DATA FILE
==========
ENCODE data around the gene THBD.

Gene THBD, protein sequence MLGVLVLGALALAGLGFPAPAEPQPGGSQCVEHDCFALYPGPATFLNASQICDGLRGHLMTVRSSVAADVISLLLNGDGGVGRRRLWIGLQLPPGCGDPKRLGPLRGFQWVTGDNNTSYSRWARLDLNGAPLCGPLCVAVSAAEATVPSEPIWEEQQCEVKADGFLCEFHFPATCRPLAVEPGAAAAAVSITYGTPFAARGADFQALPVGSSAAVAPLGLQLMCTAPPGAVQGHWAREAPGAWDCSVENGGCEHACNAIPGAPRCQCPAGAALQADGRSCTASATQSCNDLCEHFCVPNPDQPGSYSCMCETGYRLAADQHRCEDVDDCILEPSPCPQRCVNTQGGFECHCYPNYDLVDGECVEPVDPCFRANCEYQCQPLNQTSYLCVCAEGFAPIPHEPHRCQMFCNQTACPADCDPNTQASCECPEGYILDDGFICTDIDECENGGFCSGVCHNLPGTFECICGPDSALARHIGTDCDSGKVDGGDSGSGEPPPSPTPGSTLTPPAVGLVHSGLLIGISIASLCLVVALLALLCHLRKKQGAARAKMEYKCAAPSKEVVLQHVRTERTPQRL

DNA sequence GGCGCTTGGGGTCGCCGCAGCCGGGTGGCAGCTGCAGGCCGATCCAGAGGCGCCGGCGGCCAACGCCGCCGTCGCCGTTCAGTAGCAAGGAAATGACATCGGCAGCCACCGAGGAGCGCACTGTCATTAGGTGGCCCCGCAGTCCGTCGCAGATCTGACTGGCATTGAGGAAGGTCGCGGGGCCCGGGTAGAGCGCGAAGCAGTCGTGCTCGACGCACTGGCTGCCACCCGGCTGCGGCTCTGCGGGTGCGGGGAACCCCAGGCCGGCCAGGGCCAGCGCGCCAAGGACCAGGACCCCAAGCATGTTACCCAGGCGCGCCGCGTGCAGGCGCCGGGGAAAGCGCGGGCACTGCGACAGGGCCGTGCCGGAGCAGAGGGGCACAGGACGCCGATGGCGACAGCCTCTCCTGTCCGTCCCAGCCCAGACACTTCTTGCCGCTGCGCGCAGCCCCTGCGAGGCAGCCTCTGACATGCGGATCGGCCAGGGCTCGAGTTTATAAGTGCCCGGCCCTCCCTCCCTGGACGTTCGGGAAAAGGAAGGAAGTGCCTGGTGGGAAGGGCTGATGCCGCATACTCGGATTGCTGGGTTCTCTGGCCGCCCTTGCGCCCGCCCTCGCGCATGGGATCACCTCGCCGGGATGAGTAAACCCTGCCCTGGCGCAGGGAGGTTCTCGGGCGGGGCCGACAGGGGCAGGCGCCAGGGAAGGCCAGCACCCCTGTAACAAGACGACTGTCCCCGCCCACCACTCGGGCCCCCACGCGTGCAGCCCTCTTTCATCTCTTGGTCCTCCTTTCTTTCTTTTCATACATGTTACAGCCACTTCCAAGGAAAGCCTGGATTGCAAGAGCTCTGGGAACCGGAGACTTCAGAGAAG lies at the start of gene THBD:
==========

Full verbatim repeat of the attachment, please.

ENCODE data around the gene THBD.

Gene THBD, protein sequence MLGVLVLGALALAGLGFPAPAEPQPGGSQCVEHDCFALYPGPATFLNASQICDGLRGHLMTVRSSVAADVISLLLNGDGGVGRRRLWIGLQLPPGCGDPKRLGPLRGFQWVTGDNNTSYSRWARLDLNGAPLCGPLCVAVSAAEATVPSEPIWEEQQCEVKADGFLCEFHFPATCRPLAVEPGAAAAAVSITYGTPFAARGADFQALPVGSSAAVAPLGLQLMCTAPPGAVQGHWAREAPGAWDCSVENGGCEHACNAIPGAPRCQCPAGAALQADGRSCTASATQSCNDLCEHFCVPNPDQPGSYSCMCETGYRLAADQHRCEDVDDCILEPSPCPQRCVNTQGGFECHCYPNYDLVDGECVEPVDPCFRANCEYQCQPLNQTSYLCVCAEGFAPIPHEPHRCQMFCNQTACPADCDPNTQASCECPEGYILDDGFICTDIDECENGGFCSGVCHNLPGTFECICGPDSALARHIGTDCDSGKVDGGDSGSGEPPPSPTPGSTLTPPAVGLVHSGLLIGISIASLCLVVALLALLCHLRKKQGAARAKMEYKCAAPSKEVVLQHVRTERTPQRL

DNA sequence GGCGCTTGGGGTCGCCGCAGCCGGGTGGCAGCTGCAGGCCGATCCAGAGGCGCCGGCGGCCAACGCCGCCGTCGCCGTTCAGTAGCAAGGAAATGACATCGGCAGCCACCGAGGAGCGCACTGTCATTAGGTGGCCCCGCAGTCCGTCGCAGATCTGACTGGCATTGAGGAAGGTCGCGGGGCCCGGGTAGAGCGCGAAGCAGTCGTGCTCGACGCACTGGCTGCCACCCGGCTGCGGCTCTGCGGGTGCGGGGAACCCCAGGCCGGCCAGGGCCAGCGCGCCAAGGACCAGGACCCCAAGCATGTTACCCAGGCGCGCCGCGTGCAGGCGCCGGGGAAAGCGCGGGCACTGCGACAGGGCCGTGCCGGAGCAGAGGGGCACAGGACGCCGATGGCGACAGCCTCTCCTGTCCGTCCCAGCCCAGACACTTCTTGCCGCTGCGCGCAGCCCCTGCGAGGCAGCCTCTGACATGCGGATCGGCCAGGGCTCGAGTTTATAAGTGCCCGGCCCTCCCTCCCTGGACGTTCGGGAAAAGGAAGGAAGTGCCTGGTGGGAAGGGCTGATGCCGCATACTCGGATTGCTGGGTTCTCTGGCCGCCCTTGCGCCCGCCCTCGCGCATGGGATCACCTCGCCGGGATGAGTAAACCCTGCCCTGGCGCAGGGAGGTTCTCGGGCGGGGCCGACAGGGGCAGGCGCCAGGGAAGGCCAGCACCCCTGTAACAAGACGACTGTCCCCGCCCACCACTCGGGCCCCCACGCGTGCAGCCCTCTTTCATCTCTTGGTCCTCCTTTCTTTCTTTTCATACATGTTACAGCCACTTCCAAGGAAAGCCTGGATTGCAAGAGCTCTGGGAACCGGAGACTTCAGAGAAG lies at the start of gene THBD: